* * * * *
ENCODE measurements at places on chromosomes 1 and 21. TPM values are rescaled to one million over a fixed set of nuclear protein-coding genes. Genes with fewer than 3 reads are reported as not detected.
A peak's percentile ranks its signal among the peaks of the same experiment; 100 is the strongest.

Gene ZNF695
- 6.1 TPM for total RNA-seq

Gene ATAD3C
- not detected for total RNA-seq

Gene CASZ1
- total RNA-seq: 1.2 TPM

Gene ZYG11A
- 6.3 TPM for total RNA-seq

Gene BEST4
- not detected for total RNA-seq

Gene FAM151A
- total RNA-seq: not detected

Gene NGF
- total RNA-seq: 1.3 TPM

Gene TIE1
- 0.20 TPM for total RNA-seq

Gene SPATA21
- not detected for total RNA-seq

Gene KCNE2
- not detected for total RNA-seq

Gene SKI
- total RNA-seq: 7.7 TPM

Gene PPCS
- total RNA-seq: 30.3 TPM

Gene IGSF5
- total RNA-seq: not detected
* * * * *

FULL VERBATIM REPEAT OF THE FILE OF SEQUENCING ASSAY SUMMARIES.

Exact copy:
ENCODE measurements at places on chromosomes 1 and 21. TPM values are rescaled to one million over a fixed set of nuclear protein-coding genes. Genes with fewer than 3 reads are reported as not detected.
A peak's percentile ranks its signal among the peaks of the same experiment; 100 is the strongest.

Gene ZNF695
- 6.1 TPM for total RNA-seq

Gene ATAD3C
- not detected for total RNA-seq

Gene CASZ1
- total RNA-seq: 1.2 TPM

Gene ZYG11A
- 6.3 TPM for total RNA-seq

Gene BEST4
- not detected for total RNA-seq

Gene FAM151A
- total RNA-seq: not detected

Gene NGF
- total RNA-seq: 1.3 TPM

Gene TIE1
- 0.20 TPM for total RNA-seq

Gene SPATA21
- not detected for total RNA-seq

Gene KCNE2
- not detected for total RNA-seq

Gene SKI
- total RNA-seq: 7.7 TPM

Gene PPCS
- total RNA-seq: 30.3 TPM

Gene IGSF5
- total RNA-seq: not detected